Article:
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New Birth Control Pill Nextstellis is Made from Plant Products

bipoc female patient wearing an examination gown that is open in the back,  sitting on an exam table in a doctor's office

A new pill with a new kind of estrogen.

If you think that a new form of birth control pill is a reason to celebrate, then get ready to pop your bevvy of choice. Introducing… Nextstellis! Let’s welcome them to the party, shall we?

While there are already quite a few types of the pill on the market today, this one is different. No, really, it’s different different. It’s actually the only birth control pill to use estetrol, which is a type of estrogen “that is selective and doesn’t have the same impact on the rest of the body.” It’s also the same type of estrogen that your body makes naturally, but it can be manufactured from a plant source. Like, what?!

But don’t let us convince you this is cool. Make an appointment to talk to a provider at your nearest The Right Time health center to find out if Nextstellis is the method you’ve been waiting for.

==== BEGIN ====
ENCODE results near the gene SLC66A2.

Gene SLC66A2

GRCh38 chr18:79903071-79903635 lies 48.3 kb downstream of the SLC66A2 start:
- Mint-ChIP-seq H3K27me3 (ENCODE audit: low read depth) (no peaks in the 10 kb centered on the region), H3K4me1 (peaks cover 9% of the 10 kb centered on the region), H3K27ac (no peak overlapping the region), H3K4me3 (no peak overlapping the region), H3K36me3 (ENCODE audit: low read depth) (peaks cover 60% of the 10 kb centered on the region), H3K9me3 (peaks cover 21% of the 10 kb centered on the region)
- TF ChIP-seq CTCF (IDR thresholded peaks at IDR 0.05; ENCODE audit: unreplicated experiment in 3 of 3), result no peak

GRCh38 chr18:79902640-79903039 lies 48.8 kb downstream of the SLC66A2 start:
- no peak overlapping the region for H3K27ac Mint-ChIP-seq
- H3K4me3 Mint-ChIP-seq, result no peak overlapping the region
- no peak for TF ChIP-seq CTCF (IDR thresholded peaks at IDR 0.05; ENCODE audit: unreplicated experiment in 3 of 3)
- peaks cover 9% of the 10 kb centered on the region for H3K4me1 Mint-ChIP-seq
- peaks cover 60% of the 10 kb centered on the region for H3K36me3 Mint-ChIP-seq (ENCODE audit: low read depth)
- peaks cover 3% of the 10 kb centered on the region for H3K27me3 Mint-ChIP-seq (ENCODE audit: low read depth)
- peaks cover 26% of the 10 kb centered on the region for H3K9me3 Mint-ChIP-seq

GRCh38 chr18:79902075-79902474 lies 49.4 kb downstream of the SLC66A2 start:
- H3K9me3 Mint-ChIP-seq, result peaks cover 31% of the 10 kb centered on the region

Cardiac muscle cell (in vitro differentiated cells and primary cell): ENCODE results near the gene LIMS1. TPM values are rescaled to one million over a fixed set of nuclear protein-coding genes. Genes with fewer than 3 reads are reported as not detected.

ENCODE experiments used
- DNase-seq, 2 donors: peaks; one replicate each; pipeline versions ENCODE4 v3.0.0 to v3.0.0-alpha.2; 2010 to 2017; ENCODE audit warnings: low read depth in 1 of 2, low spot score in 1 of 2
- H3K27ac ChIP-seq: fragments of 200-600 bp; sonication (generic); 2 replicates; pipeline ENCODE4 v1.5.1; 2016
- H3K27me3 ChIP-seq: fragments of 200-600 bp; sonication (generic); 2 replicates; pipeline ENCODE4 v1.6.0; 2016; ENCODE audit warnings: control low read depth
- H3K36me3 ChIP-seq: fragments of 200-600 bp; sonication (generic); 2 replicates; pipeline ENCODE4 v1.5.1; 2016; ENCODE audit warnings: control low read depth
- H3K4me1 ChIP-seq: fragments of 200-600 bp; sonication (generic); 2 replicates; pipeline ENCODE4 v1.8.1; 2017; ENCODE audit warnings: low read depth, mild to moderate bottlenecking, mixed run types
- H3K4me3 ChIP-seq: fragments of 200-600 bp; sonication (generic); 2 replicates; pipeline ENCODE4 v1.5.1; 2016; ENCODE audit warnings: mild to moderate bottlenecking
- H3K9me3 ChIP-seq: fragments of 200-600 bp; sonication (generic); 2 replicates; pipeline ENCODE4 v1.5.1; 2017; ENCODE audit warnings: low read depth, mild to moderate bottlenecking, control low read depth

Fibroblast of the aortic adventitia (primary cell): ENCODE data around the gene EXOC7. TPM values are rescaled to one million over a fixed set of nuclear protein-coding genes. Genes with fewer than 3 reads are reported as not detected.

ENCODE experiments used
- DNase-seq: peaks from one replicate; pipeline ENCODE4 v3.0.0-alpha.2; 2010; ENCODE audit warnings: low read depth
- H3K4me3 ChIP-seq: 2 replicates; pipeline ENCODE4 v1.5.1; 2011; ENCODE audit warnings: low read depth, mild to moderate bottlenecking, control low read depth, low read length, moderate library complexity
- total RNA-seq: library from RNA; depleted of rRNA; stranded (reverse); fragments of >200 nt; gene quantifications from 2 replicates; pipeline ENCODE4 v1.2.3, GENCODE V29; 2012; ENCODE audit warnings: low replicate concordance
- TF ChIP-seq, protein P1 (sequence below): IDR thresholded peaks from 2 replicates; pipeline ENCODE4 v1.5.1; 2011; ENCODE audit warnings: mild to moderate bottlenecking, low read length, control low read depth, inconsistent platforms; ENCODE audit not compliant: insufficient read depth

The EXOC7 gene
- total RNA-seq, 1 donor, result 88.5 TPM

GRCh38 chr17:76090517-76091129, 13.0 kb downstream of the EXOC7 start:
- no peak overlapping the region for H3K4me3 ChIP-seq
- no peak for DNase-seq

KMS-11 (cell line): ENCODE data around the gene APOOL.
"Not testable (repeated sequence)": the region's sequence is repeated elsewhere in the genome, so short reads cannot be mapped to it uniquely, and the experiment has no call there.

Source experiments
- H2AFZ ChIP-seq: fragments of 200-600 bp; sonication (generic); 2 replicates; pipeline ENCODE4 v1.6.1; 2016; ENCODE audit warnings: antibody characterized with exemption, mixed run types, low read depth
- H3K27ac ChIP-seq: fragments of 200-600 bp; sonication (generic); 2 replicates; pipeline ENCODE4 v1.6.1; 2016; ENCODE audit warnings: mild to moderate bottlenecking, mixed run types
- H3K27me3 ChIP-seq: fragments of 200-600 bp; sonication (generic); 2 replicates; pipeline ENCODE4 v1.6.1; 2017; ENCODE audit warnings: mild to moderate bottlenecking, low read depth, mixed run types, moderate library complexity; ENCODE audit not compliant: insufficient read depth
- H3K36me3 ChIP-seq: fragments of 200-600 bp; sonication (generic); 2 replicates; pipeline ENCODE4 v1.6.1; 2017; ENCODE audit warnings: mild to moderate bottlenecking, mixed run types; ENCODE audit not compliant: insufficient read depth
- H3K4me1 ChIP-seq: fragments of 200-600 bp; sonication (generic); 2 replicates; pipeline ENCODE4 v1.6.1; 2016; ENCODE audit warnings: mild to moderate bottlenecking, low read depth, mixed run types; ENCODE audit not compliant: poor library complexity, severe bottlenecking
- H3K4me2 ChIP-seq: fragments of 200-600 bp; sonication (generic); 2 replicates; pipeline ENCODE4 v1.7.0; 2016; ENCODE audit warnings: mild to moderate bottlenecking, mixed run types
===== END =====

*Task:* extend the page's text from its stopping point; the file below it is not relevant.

Key Facts about Nextstellis:

You use Nextstellis the same way as other combination birth control pills, you take one pill every day. When taken every day, Nextstellis is more than 98% effective at preventing pregnancy.

  • Nextstellis has 24 active pills and four placebo or inactive pills.
  • Benefits and side effects of Nextstellis are similar to other combination pills. Nextstellis has benefits like lighter, more predictable periods and less acne. Other common side effects with combination pills, like headache, changes in mood, breast tenderness, weight gain, and decreased sex drive, may be less likely when using Nextstellis.
  • Unfortunately, Nextstellis may be less effective if you have a BMI ≥ 30 kg/m2* and the higher your BMI the less effective it may be.

If you want to give Nextstellis a try, ask if it’s in stock when you make your appointment at your nearest The Right Time health center, since this is a method that’s new to the market.

*We acknowledge that BMI is a flawed measurement for many reasons and is not an indicator of general overall health.

Updated April 2022

Robin Watkins is the Director, Health Care at Power to Decide. Robin is a midwife and women’s health nurse practitioner focused on helping other providers learn how to offer high-quality sexual and reproductive health care. Robin provides clinical care at a community health center in Washington, DC. When she is not talking sex, placing IUDs, or asking One Key Question, you can find her riding her bike on the streets of DC or eating ice cream for dinner.

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